TAMPA, Fla. – For Tennessee, it's a chance to add to the gap between the Lady Vols and Connecticut. For Stanford, it's a long-awaited opportunity to regain its spot as one of women's basketball's perennial championship-level powers.
So, as always, plenty more is at stake than just this year's national championship.
But Tuesday's game shouldn't define the legacies of Lady Vol junior Candace Parker and Cardinal senior Candice Wiggins. The Wade Trophy winners already have returned their programs to the lofty levels they once occupied.
A generation ago, Tennessee and Stanford traded titles. The Lady Vols and Cardinal combined for five of six national championships between 1987 and 1992.
But as the '90s progressed Tennessee kept winning titles, three in a row from 1996 to 1998. Stanford kept making the Final Four, but after an 83-82 overtime loss to Old Dominion in 1997 – the last one-point game in the Final Four until the Lady Vols' 47-46 win over LSU on Sunday – the Cardinal hadn't returned until this year.
Tennessee has had no such stretch. Tuesday's game will mark the 13th time Pat Summitt's team has played for the championship in the 27 years of the NCAA tourney.
But until Parker arrived, the Lady Vols had slipped – to second in the country. Had they fallen off the map? Of course not. But three losses in five championship games to UConn had made the Huskies the team of the decade by 2004. UConn had won four titles in five years. Tennessee had won six overall (just one more than UConn), but 1998 seemed so long ago.
But nobody in Knoxville was relaxing their expectations. Summitt tried to make sure recruits knew what they were getting into.
"If you're not a great competitor and you're not committed to hard work, and there's a reason they call it 'hard' work, don't come here," Summitt said. "Because you'll be miserable, and I'll be miserable. And when I ain't happy, ain't nobody in the camp happy."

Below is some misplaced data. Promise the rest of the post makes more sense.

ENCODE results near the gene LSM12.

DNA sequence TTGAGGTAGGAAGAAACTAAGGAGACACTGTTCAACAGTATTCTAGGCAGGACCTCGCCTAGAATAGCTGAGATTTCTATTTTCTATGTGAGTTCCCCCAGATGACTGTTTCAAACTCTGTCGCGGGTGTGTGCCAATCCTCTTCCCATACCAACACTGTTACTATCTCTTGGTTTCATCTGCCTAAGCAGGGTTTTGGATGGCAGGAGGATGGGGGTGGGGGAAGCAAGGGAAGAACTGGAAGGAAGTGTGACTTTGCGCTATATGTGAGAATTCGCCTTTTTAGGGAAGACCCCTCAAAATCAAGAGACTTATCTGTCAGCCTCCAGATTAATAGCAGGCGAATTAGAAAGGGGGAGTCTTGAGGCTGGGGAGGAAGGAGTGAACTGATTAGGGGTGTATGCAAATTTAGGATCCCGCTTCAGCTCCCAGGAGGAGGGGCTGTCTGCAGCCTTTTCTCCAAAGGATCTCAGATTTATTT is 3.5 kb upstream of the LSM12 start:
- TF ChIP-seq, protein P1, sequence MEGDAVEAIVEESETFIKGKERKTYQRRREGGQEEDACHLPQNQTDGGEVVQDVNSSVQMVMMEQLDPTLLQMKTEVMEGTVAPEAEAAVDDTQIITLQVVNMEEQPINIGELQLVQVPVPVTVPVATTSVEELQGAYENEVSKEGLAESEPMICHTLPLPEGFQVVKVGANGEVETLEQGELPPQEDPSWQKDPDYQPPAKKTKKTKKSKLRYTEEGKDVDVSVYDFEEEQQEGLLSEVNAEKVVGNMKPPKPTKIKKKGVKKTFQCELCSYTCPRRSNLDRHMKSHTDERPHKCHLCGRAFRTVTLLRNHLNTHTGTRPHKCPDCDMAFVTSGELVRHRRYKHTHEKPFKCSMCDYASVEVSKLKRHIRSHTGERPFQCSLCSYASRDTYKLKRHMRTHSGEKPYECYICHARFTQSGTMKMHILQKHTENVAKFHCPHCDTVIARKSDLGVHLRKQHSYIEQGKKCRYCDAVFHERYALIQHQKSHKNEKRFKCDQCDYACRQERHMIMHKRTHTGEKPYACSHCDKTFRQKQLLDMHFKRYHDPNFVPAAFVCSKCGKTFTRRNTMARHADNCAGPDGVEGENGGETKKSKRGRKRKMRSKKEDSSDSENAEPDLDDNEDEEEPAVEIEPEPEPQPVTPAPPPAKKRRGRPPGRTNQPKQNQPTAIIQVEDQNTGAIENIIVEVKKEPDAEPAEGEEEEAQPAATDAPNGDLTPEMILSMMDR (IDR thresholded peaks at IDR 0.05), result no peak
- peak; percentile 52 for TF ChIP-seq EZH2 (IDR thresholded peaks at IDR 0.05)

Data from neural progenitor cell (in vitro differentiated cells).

Parker has embraced the pressure. In ESPN promos for the tournament, she says that anything less than a title at Tennessee is a failure.
If that's true, Tennessee had experienced seven consecutive failures until Parker started devouring Lady Vol opponents. Now that she has delivered the elusive title No. 7, she has been able to enjoy her final days as a college player – even while she grimaces through a painful dislocated shoulder.
"You know, I just really think this is a great experience," Parker said. "To be able to grow from an 18-year-old kid to a 22-year-old adult and experience a championship is amazing. And I'm thankful for everything, and like I said, I'm living in the moment. Tuesday night I think it's really going to hit me that it's over."
Sounds like someone who knows her legacy is secure.
So is Wiggins'. Title or not on Tuesday, Wiggins will be remembered at Stanford as the school's greatest player and the one who led the Cardinal back to the promised land after a 10-year drought that some had feared might never end.
That has allowed her simply to savor the moment.
"You know, I've been to three Final Fours before this, and I've been on the outside looking in," Wiggins said. "So this year, it's like I'm on the inside looking out, and I'm gonna love that because I know what it's like to be on the outside looking in. … I make sure I see all the signs that say Stanford on them, and appreciate all the support and all the fans, and sign the extra autographs, and just really (have) fun on the court."
Cardinal head coach Tara VanDerveer also seems to be relishing this trip to the Final Four, perhaps more than when Stanford made it six times in eight years. And now that Stanford has a chance to become the third school with at least three titles, VanDerveer has proved to any skeptics that the game never passed her – or her program – by.
"The competition is much different than it was in 1990 and 1992," VanDerveer said. "Also, I think that for our team, the three years we went to the Elite Eight (from 2004 to 2006), we could just as easily have been here as this year. … So I never felt that we were – I didn't feel like we dropped off the map. I felt we were right there."